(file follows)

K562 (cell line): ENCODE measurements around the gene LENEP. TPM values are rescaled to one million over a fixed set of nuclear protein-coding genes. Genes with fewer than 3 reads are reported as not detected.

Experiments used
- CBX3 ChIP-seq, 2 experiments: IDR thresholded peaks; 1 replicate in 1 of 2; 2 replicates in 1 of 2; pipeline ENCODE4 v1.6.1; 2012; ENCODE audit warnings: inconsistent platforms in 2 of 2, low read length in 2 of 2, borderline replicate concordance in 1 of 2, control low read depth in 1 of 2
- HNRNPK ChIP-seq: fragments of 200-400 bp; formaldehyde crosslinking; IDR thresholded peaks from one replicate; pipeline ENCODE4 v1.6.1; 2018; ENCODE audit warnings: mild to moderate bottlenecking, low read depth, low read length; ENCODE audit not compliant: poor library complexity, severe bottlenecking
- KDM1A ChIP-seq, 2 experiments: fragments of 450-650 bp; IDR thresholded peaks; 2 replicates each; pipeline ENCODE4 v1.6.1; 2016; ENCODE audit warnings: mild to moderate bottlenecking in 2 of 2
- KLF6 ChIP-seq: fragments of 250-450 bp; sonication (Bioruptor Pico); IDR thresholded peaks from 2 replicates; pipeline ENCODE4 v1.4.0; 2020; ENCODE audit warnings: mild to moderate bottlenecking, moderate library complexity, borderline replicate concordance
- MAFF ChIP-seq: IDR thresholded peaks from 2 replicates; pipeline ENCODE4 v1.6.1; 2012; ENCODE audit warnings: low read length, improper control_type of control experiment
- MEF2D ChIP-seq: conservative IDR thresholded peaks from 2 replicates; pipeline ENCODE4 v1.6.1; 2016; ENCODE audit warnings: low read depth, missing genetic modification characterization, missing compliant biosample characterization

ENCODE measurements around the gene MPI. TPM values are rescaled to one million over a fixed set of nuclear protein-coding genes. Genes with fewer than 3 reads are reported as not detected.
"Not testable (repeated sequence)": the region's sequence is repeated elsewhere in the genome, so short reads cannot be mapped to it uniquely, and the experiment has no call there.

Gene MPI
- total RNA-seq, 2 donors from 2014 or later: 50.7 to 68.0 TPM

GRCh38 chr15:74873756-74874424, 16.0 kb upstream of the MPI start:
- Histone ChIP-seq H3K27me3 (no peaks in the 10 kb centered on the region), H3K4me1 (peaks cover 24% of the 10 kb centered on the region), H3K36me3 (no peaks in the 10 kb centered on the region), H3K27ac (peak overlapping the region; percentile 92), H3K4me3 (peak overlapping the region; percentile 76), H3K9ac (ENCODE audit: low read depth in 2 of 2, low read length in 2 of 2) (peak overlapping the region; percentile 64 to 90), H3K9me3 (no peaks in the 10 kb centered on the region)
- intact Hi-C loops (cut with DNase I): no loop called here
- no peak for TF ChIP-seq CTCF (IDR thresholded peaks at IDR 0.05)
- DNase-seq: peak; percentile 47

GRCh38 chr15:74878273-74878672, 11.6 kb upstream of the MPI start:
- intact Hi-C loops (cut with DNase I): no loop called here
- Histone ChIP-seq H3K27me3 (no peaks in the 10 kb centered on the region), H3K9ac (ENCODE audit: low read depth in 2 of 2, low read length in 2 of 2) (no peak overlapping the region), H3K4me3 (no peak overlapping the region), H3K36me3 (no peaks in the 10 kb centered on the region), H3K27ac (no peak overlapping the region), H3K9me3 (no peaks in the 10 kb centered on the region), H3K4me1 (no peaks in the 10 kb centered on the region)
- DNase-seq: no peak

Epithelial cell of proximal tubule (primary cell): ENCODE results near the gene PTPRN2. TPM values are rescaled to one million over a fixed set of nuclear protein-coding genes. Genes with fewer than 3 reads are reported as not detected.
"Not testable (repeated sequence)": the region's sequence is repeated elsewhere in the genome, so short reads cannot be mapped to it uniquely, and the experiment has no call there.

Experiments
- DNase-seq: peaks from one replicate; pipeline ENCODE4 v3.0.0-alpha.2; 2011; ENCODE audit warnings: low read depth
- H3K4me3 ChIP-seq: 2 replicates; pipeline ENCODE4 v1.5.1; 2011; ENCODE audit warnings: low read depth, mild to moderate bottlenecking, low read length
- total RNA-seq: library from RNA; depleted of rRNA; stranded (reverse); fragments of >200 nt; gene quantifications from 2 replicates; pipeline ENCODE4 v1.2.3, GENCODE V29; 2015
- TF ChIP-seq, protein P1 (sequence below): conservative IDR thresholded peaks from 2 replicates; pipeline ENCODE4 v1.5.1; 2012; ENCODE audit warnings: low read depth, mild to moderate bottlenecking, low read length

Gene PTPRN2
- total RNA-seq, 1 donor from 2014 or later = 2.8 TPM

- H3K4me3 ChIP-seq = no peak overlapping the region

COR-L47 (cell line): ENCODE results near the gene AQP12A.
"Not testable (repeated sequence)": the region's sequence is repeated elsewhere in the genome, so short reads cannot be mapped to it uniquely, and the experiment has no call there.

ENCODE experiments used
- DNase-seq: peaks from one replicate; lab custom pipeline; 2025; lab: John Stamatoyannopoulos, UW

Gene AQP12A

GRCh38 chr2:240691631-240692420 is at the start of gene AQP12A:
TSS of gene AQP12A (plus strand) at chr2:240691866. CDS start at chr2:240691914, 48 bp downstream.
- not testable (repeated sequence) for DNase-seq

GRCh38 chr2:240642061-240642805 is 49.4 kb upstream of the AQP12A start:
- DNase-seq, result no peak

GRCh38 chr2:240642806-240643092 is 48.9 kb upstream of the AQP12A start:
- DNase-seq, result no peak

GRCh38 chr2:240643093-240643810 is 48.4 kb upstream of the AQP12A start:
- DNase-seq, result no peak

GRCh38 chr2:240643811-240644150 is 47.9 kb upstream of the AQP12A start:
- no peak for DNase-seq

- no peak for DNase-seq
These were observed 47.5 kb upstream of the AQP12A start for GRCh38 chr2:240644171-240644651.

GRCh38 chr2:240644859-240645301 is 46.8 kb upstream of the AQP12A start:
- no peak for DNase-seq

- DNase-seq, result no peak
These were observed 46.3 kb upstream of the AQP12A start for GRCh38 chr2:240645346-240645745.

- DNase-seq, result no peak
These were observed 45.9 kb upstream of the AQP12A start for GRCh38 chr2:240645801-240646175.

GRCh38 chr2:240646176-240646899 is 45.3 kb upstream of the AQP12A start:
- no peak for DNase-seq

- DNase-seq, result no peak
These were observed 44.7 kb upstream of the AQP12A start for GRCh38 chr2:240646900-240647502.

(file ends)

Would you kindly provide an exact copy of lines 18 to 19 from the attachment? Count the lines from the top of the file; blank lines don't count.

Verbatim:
GRCh38 chr15:74878273-74878672, 11.6 kb upstream of the MPI start:
- intact Hi-C loops (cut with DNase I): no loop called here